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PennDOT, PA Turnpike Announce the Start of Automated Work Zone Speed Enforcement Pre-Enforcement Period

PennDOT, PA Turnpike Announce the Start of Automated Work Zone Speed Enforcement Pre-Enforcement Period

HARRISBURG, PA — The Pennsylvania Department of Transportation (PennDOT) and the Pennsylvania Turnpike Commission (PTC) announced that the required 60-day pre-enforcement period for the statewide Automated Work Zone Speed Enforcement (AWZSE) program has begun and will last until March 4, 2020. Pennsylvania’s AWZSE program uses vehicle-mounted systems to detect and record motorists exceeding posted work zone speed limits using electronic speed timing devices.

The AWZSE program was established by the Pennsylvania General Assembly in Act 86 of 2018. During the pre-enforcement period, automated speed enforcement units will be deployed in active work zones, but violations will not be issued. Work zones are selected to maximize the effectiveness of the systems and will be marked with signage in advance of the enforcement area. Additionally, locations are posted on the project website, WorkZoneCameras.PennDOT.gov.

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“It’s important to remember that the Automated Work Zone Speed Enforcement program isn’t about issuing violations, it’s about saving lives,” said acting PennDOT Secretary Yassmin Gramian. “The goal is to encourage motorists to slow down in work zones, change their behavior, and ultimately improve safety for both motorists and workers.”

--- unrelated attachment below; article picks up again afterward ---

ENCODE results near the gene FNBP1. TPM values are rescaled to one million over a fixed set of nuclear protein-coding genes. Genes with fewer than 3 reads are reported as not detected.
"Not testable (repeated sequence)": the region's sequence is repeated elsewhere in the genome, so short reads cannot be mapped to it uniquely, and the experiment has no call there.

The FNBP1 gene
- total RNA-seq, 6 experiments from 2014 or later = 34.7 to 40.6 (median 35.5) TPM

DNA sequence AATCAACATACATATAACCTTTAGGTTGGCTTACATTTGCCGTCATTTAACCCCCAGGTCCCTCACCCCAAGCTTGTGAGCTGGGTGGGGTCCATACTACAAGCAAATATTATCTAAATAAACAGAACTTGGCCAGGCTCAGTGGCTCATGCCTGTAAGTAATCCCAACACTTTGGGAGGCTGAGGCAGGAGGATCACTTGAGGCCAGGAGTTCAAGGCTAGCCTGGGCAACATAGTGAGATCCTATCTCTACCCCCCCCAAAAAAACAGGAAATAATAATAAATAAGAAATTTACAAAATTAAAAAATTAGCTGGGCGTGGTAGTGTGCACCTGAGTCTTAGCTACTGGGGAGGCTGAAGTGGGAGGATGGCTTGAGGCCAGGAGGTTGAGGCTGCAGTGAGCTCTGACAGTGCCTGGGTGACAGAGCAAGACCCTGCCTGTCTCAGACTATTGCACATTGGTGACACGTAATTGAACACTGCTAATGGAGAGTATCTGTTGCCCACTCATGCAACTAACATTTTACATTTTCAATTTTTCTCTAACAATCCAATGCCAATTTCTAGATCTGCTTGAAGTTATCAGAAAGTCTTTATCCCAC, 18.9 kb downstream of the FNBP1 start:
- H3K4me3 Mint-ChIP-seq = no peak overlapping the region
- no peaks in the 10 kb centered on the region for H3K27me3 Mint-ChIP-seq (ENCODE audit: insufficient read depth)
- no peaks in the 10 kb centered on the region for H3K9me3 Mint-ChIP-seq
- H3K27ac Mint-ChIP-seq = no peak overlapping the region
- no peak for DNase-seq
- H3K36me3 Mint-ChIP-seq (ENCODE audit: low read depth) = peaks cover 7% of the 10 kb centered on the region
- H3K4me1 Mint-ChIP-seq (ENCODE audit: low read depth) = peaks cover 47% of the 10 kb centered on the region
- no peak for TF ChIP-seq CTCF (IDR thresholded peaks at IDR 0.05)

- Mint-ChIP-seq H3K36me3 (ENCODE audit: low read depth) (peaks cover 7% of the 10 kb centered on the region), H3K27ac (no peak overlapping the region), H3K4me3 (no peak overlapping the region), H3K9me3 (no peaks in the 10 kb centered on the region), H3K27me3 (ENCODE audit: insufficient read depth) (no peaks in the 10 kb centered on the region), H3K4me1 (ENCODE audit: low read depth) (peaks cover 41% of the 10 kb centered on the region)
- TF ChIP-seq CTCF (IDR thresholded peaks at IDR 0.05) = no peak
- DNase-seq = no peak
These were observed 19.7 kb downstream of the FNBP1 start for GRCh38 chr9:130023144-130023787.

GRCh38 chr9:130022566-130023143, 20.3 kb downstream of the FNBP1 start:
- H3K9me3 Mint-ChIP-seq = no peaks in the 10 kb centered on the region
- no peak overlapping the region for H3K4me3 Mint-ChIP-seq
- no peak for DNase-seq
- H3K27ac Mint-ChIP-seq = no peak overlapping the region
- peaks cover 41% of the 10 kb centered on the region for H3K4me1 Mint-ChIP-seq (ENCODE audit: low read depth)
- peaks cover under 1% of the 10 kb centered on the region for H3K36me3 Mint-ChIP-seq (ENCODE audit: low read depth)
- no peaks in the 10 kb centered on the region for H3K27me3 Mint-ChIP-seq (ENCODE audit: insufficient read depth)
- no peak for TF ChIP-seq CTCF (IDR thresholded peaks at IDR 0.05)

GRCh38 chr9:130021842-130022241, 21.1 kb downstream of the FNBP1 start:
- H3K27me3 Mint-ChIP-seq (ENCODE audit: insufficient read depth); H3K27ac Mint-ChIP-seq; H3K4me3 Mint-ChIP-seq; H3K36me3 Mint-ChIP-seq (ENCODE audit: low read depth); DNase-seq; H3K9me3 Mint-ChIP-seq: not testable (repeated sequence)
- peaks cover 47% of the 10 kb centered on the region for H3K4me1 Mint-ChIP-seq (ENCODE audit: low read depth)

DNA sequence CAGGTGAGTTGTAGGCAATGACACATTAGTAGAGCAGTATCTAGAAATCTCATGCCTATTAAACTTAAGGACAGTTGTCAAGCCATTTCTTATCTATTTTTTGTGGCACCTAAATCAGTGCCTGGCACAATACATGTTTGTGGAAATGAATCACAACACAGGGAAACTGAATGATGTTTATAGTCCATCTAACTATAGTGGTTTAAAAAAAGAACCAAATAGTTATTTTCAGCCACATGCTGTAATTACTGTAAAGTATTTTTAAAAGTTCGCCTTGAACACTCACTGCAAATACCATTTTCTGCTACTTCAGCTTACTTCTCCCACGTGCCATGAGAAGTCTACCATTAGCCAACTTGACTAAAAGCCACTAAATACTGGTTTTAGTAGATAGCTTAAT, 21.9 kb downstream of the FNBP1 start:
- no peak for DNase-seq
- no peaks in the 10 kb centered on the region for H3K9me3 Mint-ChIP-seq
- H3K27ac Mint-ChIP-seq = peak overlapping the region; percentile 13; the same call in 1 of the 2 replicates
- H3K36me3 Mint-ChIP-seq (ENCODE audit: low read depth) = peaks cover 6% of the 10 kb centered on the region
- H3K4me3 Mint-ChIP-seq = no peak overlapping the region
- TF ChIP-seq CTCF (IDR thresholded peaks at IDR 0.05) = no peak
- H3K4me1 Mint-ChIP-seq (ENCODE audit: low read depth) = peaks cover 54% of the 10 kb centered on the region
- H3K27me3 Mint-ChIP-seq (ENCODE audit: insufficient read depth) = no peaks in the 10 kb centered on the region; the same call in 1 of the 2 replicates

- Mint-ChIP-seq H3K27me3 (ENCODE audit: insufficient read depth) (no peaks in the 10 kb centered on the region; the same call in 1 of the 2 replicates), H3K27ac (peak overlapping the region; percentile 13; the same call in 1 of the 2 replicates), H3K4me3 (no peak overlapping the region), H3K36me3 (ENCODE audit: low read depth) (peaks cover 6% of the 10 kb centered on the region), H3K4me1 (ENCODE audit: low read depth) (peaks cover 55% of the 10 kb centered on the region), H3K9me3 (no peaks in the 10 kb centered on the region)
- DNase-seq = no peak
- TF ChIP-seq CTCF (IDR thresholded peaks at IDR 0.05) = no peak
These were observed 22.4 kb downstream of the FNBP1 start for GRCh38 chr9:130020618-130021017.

AWZSE systems are only operational in active work zones where workers are present. Once enforcement begins on March 4, registered owners will receive a warning letter for a first offense, a violation notice and $75 fine for a second offense, and a violation notice and $150 fine for third and subsequent offenses. These violations are civil penalties only; no points will be assessed to driver’s licenses.

“When a crash occurs in an active work zone, it’s just as likely to result in death or injury to a driver or passenger inside that vehicle,” said PA Turnpike CEO Mark Compton. “This program is about protecting everybody’s safety. If not for these workers in an active work zone, I ask you to slow down for yourself and other travelers.”

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In 2018, there were 1,804 work zone crashes in Pennsylvania, resulting in 23 fatalities, and 43 percent of work zone crashes resulted in fatalities and/or injuries. Since 1970, PennDOT has lost 89 workers in the line of duty. The PA Turnpike has lost 45 workers since 1945.

For more information on the Automated Work Zone Speed Enforcement program, including a list of projects where the units are deployed, visit WorkZoneCameras.PennDOT.gov.

Source: Pennsylvania Department of Transportation

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Amy
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Amy

Another way to take money from safe drivers? How about using proper engineering and enforcement? How many errors can we expect also?